Lyrics the Angels, Dodgers and Harry Caray would prefer you never heard:
"Take me out to the ballpark . . . Take me out to the game . . .
Buy me some peanuts and Cracker Jack . . .
I don't know if I can afford to come back . . . "
Rest easy. The seventh-inning stretch is safe, as are the collective wallets of Angel and Dodger fans everywhere. Turns out inflation is having a tough time finding a good seat.
Make no mistake--it does cost more to trip a turnstile at Anaheim Stadium or Chavez Ravine these days, but at least your ATM card can recover with a few days' rest. And sure, America's pastime takes more of a bite from your billfold, but all things considered, the game remains a sporting bargain.
Bring the wife and two kids to an Angel game today and you'll pay $36 for four field-level tickets, compared to the $28 you would have spent five years ago. That's a little more than a 5% increase each year. Not bad.
Inflation hasn't entirely forgotten the Dodgers. Those same four box seats you paid $24 for in 1984 now cost $28, a modest 3% increase each opening day.
As for peanuts and Cracker Jack, well, let's just say it costs more to crack a salted shell these days. You pay the same buck for a bag of peanuts at Anaheim Stadium as you did in 1984, but here's the catch: the bag is smaller. And while the price of Cracker Jack remains the same, you wonder if perhaps the box hasn't shrunk or the prizes aren't as clever.
Say that a family of four ventures into Anaheim Stadium for an Angel game this season. They splurge and get the club level seats ($9 each) and pay $4 for parking. They buy a pair of game programs ($1.50 each). They visit the concession stand in the fifth inning and order four hot dogs ($1.50 each), three large sodas ($1.75 each) and a small beer ($2.50). A souvenir man laters convinces the family to buy an Angel pennant ($3.00). Total: $59.75.
It could have been worse. Someone could have snuck into one of the concessions shops at the Big A and forked over $150 for a letterman's jacket or a major league pin collection. Worse yet, they could have tried to get Laker tickets.
The damage is less at Dodger Stadium, where that same family would spend about $51.75 on a comparable ticket-parking-food-souvenir package. Then again, when you annually lead or challenge for the lead in major league attendance, as the Dodgers often do, you can afford to be less greedy.
"Our club philosophy has always been to try to price things as modestly as possible," said Bob Graziano, Dodger vice president of finance. "It hasn't been to charge what the market will bear. If you charge too much on the short term you might make a lot of money, but you'll exclude some of the young people or lower income people who will be with you on a long-term basis."
The same goes for the Angels, who aren't in any hurry to alienate any of their customers.
Still, almost no item during the last five years has eluded baseball's price markup. Programs, pennants, caps, T-shirts, helmets, baseballs and bats all cost more. So do beer, a hot dog, coffee. Ticket prices have inched up, too.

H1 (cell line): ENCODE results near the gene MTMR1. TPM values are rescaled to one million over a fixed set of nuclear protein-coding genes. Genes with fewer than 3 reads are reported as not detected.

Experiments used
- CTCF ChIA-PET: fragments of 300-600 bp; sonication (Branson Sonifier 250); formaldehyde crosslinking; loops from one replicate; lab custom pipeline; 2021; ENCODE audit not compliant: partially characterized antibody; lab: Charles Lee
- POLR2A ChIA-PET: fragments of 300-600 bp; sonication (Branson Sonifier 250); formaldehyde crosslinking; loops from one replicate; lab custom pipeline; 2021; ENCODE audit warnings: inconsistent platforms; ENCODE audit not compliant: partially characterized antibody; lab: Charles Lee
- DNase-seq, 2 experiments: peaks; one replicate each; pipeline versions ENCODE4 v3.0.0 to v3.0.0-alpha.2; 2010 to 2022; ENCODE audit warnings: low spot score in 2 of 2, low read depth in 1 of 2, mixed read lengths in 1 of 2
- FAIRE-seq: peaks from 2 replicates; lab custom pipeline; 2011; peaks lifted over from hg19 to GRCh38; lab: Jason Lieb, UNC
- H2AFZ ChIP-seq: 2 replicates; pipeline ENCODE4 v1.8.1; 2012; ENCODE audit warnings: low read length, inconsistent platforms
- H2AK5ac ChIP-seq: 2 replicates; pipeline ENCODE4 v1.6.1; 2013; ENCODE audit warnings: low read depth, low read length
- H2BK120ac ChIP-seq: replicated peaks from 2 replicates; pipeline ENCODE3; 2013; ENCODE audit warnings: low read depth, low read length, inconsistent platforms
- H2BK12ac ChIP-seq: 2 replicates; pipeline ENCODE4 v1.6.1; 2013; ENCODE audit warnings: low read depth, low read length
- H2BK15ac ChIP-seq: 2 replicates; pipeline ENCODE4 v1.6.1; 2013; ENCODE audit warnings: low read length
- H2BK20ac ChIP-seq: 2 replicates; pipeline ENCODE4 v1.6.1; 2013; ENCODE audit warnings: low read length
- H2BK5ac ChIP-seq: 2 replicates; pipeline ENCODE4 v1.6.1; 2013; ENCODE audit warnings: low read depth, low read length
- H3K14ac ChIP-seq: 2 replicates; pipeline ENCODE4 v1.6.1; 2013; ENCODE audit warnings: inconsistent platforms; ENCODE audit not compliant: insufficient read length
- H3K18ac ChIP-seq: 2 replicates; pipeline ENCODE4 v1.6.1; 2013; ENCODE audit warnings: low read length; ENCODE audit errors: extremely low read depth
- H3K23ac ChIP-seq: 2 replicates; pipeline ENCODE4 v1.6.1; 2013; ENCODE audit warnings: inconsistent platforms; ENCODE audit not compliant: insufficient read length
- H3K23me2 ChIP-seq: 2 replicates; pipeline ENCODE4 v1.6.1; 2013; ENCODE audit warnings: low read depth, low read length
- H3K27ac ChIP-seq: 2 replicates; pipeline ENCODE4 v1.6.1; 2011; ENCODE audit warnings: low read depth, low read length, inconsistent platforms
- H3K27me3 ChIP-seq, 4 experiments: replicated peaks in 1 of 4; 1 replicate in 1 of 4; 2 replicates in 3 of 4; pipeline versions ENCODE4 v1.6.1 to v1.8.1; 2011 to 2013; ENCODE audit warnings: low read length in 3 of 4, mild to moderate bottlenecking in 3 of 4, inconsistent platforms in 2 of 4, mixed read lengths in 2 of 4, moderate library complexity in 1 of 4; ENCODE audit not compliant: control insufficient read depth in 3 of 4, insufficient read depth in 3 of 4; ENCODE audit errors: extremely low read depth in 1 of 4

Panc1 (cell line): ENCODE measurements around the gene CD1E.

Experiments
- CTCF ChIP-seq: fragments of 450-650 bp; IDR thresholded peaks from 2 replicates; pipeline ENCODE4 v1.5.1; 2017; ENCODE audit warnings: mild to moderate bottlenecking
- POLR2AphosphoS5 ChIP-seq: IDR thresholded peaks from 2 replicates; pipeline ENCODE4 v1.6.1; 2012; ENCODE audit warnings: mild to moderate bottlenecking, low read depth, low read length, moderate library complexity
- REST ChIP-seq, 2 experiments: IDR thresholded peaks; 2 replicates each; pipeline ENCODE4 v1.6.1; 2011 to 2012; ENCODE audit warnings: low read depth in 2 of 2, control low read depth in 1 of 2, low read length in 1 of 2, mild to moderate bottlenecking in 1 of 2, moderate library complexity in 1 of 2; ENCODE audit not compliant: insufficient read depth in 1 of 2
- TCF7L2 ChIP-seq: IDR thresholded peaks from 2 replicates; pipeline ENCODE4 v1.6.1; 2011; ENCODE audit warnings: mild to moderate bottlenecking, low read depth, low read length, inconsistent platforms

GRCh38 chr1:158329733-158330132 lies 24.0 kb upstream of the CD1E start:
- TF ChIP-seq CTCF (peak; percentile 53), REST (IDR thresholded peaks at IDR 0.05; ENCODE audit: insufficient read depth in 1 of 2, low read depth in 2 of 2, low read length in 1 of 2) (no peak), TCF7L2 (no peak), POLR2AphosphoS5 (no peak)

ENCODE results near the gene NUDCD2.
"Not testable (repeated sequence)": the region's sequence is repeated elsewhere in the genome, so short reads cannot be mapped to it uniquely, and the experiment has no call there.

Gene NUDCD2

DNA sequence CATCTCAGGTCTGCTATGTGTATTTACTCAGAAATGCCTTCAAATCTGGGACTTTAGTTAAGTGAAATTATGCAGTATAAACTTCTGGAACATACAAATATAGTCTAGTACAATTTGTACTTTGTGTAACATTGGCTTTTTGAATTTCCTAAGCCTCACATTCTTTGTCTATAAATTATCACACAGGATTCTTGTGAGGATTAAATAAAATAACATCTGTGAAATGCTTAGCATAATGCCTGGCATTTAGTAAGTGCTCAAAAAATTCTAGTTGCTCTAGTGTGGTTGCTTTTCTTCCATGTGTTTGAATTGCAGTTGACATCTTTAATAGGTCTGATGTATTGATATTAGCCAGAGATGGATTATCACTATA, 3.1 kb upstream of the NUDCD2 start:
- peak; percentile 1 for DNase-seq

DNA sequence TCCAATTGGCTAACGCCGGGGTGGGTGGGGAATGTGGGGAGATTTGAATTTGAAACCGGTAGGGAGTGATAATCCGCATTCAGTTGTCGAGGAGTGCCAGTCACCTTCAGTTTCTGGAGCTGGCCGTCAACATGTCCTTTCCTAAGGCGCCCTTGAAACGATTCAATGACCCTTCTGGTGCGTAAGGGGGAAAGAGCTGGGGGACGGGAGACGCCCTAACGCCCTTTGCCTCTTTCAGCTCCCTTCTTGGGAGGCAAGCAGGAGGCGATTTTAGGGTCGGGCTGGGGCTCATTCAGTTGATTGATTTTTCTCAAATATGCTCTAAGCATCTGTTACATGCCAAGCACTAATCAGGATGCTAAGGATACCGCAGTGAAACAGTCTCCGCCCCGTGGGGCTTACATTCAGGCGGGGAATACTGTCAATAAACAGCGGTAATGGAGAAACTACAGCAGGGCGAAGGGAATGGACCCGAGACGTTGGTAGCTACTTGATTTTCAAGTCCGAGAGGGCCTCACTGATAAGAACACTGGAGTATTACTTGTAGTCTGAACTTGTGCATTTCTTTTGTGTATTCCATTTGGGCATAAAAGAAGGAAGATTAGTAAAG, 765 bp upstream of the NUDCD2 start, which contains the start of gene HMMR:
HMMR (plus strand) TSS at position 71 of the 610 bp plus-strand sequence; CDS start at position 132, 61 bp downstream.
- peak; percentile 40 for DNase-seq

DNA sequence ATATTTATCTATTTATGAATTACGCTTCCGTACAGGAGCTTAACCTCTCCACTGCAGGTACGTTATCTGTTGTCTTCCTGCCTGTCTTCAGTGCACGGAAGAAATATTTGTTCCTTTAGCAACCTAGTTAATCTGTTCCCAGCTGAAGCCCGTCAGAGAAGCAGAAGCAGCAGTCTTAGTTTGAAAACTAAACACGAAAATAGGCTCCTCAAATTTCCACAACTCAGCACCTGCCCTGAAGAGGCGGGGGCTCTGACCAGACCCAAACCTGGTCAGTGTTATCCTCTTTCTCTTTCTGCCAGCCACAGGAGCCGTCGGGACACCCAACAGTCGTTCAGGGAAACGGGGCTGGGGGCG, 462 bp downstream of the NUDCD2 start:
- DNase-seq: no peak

In 1984, a reserved field- or club-level seat at Anaheim Stadium cost $7; now it's $9. A terrace-level seat costs 33% more, up from $6 to $8. Center field club or terrace seat are up a dollar, from $6 to $7. Lower view-level seats increased from $4.50 to $6, and general admission tickets were bumped up 50 cents, from $2.50 in 1984, to $3 today.
Blame the higher price of doing business, which includes higher salaries, minor league costs, travel, front office costs . . . blah, blah, blah. You've heard it before.
Simple economics explain the hike in souvenir prices at Anaheim Stadium, said Sam Maida, whose job it is to order and set costs for more than 300 souvenir items at the Big A.
According to Maida, you can thank rising overseas labor and transportation costs for the increase in baseball mementos. Also contributing to the price jumps is a major league licensing fee that went into effect last July.
In short, a manufacturer pays major league baseball a fee to become an "official" souvenir supplier. Of course, that same manufacturer, said Maida, probably passes on the cost of the fee to the distributor, who then passes it on to the consumer. You've heard that before, too.
"Sometimes you hate to raise prices," Maida said, "but sometimes you have to."
Maida said he does what he can to keep prices stable. For instance, if a souvenir manufacturer doubles his price for an item, Maida usually drops the company from his lineup.
"In that case, the guy prices himself out of the market," he said. "I've got 300 items and 200 more people knocking on the door."
The Dodgers are after the same clientele as the Angels, mainly the family trade. To that end, the Dodgers have raised their ticket prices only slightly during the last five years, an average of 20 cents each season.